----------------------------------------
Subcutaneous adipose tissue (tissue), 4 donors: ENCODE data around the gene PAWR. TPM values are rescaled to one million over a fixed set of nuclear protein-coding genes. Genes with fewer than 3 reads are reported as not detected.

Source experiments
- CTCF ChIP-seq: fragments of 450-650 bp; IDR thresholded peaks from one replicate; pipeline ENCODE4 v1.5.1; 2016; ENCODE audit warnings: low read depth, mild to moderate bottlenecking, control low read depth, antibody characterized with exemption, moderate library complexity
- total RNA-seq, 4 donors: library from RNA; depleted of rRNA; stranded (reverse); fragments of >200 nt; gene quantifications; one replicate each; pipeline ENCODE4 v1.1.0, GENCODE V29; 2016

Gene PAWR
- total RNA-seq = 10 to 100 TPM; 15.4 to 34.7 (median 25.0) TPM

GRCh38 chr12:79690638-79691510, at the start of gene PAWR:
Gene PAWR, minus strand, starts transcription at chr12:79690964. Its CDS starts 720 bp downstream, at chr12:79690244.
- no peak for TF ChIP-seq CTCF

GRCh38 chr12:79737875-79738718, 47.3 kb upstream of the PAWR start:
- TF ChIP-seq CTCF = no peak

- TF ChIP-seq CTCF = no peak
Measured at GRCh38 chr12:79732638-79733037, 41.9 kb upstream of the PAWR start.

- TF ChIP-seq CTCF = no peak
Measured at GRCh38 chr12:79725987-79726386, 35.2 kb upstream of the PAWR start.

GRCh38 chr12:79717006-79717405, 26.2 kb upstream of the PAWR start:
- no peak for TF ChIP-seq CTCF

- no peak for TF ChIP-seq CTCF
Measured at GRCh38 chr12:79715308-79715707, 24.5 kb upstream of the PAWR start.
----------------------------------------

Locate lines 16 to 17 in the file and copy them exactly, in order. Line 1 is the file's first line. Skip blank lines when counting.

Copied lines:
GRCh38 chr12:79717006-79717405, 26.2 kb upstream of the PAWR start:
- no peak for TF ChIP-seq CTCF